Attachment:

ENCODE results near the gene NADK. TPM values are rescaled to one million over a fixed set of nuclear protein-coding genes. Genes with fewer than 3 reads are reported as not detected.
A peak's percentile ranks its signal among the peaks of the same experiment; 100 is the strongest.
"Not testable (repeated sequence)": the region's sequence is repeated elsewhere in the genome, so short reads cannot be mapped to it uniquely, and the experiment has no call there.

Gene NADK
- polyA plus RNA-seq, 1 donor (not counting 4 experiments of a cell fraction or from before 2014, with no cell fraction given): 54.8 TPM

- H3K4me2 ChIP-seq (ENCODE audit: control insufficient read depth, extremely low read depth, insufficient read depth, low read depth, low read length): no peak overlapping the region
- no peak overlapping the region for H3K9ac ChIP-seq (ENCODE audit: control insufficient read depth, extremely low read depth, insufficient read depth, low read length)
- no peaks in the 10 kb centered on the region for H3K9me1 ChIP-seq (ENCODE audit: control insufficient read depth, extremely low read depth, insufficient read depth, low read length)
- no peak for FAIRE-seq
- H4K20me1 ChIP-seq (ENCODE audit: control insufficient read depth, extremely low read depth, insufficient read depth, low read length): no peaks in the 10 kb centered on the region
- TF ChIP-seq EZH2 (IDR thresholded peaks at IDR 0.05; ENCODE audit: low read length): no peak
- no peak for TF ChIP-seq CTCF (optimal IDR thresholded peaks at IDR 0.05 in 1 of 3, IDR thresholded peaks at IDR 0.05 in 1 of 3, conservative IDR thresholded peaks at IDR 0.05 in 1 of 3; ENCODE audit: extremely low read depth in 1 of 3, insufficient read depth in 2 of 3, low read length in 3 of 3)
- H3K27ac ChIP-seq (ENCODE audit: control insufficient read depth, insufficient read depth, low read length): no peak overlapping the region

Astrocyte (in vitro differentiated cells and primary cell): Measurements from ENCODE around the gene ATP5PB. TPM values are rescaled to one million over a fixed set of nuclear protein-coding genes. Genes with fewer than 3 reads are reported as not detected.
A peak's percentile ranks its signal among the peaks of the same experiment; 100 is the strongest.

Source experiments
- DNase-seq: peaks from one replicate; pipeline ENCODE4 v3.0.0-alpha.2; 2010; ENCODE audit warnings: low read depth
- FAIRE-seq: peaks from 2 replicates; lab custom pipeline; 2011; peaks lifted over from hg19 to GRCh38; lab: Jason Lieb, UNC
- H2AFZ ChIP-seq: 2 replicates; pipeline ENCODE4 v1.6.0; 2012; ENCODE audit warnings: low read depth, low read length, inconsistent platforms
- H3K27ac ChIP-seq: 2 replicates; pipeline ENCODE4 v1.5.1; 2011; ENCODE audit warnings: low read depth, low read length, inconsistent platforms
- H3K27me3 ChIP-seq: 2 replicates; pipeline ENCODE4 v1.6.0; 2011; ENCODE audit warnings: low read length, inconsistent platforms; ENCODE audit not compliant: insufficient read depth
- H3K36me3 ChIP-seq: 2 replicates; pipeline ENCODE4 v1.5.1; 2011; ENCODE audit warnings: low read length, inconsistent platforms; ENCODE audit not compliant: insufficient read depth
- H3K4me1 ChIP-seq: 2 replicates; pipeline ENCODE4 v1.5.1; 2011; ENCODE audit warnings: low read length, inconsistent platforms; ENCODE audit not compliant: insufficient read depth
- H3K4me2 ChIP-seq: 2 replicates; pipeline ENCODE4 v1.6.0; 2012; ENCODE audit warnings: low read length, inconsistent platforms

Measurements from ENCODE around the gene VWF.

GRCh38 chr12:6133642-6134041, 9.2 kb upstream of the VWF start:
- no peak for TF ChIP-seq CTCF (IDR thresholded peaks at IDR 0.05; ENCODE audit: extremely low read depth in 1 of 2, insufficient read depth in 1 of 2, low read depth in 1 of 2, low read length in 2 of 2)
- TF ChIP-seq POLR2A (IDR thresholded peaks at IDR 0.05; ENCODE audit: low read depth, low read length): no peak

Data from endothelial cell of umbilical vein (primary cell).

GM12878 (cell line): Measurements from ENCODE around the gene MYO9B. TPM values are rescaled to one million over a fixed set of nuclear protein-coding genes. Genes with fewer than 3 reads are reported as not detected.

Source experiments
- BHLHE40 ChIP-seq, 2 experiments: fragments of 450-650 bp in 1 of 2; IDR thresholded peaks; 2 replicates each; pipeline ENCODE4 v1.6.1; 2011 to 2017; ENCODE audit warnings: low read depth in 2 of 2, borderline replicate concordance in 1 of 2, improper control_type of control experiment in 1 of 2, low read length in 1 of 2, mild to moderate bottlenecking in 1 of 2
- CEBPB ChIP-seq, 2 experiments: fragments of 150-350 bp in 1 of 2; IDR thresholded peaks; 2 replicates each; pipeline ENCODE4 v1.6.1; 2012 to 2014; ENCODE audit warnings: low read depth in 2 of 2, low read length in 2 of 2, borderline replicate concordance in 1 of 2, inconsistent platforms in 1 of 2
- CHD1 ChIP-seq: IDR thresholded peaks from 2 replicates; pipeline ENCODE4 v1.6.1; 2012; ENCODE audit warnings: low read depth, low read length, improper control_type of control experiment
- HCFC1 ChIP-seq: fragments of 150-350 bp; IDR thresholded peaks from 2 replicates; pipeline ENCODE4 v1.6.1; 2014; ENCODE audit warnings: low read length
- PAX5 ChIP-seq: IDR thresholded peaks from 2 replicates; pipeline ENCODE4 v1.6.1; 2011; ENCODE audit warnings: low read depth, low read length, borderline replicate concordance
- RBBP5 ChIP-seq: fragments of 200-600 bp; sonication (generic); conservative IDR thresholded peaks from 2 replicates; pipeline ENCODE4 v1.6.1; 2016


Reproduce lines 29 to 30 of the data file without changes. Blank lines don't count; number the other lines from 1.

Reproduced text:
Data from endothelial cell of umbilical vein (primary cell).

GM12878 (cell line): Measurements from ENCODE around the gene MYO9B. TPM values are rescaled to one million over a fixed set of nuclear protein-coding genes. Genes with fewer than 3 reads are reported as not detected.